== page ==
# Spivak, Chapter 10, "Differentiation", problem 9: Rate of change of distance between moving particles. Is the solution manual solution incorrect?

Spivak, Chapter 10, "Differentiation", problem 9.

1. Particle A moves along the positive horizontal axis, and particle B along the graph of $$f(x)=-\sqrt{3}x, x \leq 0$$. At a certain time, A is at the point (5,0) and moving with speed 3 units/sec; and B is at a distance of 3 units from the origin and moving with speed 4 units/sec. At what rate is the distance between A and B changing?

The solution I came up with is similar to the solution manual solution, but it seems we disagree on certain signs which leads to different results. My result is that the distance is changing at a rate of $$-\frac{5}{14}$$ units/sec (ie it is decreasing), and the solution manual says the distance is increasing at $$\frac{83}{14}$$ units/sec.

Given that the vertical distance is certainly decreasing, and that since horizontally both particles are moving to the right the relative speed must be smaller than 3 units/second, it seems to me that the result $$\frac{83}{14} \approx 5.92$$ units/sec is incorrect.

Here is my solution

Everything in this problem is analyzed at a single point in time. The variables below are all functions of time, though I will omit the time parameter.

Initial Position of Particle B

$$D_{BO}^2=x_B^2+y_B^2$$

$$y_B=-\sqrt{3}x_B$$

$$D_{BO}^2=x_B^2+3x_B^2=4x_B^2\tag{1}$$

$$9=4x_B^2$$

$$x_B=\frac{3}{2}$$

$$\implies y_B=-\frac{3\sqrt{3}}{2}$$

Rates of Change of B's Coordinates

$$y_B(t)=-\sqrt{3}x_B(t)$$

$$y_B'=-\sqrt{3}x_B'$$

Here is a tricky part regarding signs. If we take the square root of $$(1)$$ then

$$D_{BO}=2x_B\tag{2}$$

Note that $$D_{BO}$$ is a distance, so it must be positive. $$x_B$$ on the other hand is actually negative. But $$(2)$$ is actually incorrect, it should be

$$D_{BO}=2|x_B|$$

$$=\begin{cases} -2x_B, x_B<0 \\ 2x_B, x_B \geq 0 \end{cases}$$

But in our single point in time we are in a situation where $$x_B<0$$. In this scenario, we have

$$D_{BO}'=-2x_B'$$

Note that $$D_{BO}'=-4$$ because particle B is moving towards the origin.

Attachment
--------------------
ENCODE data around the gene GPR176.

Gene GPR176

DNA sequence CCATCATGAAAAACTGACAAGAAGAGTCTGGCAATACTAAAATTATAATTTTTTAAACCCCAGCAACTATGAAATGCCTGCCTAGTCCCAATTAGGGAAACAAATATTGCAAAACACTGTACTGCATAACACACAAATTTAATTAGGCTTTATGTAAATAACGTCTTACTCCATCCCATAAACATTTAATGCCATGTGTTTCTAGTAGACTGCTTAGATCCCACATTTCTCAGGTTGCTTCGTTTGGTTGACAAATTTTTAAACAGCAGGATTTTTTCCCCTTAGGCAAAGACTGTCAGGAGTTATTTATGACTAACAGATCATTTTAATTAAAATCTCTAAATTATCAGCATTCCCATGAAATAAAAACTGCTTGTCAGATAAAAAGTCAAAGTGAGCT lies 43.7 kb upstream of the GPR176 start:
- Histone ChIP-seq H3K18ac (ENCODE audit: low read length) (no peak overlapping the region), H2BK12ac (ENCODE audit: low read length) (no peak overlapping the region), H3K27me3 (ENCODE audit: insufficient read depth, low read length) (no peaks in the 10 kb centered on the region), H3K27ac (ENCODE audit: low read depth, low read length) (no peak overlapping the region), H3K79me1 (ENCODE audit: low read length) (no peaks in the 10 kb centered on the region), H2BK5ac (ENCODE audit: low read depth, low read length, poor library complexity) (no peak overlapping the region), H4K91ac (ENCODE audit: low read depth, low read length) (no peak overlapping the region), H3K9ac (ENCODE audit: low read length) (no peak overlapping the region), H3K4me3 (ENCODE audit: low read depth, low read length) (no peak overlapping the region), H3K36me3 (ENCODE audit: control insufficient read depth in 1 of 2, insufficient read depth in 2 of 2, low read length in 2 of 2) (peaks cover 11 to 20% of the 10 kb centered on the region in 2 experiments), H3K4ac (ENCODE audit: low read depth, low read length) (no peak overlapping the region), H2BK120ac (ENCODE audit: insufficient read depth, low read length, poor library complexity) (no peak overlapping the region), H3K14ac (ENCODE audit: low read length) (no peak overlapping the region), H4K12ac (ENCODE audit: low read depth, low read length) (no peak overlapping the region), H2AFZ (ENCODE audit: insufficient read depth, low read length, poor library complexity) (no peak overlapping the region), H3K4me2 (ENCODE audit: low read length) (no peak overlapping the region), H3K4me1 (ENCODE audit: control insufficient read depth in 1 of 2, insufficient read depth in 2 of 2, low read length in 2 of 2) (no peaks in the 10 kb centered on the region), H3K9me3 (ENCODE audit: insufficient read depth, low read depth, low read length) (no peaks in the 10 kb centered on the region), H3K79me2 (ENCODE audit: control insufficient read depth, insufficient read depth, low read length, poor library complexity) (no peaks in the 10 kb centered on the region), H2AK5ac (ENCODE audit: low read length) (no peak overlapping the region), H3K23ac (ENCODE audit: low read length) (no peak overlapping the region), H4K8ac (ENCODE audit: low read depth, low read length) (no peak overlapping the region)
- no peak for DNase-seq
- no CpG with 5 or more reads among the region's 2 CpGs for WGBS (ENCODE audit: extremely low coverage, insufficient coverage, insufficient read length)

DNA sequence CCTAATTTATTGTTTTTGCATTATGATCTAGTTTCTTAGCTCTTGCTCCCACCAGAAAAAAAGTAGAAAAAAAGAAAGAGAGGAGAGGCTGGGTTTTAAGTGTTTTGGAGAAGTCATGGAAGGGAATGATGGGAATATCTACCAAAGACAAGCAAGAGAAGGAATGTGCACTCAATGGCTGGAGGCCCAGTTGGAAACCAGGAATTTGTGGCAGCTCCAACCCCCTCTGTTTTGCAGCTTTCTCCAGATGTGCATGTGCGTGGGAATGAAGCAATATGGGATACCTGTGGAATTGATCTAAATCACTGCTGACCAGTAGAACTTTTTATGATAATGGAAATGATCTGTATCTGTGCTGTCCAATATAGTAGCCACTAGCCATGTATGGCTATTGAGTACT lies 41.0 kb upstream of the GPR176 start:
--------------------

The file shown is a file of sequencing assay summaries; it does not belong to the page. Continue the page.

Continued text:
$$-4=-2x_B'$$

$$x_B'=2$$

$$\implies y_B=-2\sqrt{3}$$

These derivatives make sense: $$x_B$$ is increasing from a negative value towards $$0$$, and $$y_B$$ is decreasing from a positive value.

Rate of Change of Distance Between the Two Particles

$$D = \sqrt{y_B^2+(x_A-x_B)^2}$$

Note that since $$x_B$$ is negative, I am subtracting from $$x_A$$ to get difference in x-coordinate between the particles.

$$D'=\frac{y_By_B'+(x_A-x_B)(x_A'-x_B')}{\sqrt{y_B^2+(x_A-x_B)^2}}$$

We have the values of all these variables at the time we are considering. If we plug them in we get

$$D'=-\frac{5}{14}$$

Thus the distance between the particles is decreasing at a rate of $$\frac{5}{14}$$ units/sec.

Is this correct (ie is the solution manual wrong?)

• "Particle B moves along the graph, $f(x)=-\sqrt{3}x, x \leq 0$". I don't know why you chose the direction of $B$ to be towards the origin, but in my understanding, the initial position of $B$ is at the origin and it is moving away from the origin along the curve, $f$. So, your $D'_{BO}$ should be positive while $x'_{B}$ will be negative. Commented May 12, 2022 at 23:58
• You can save a great many steps by exploiting the fact that the line meets the $y$ axis at an angle of $\frac \pi 6$, so that cosine law for the triangle takes the form.. $$D^2 = a^2+b^2+ ab$$
– WW1
Commented May 13, 2022 at 1:23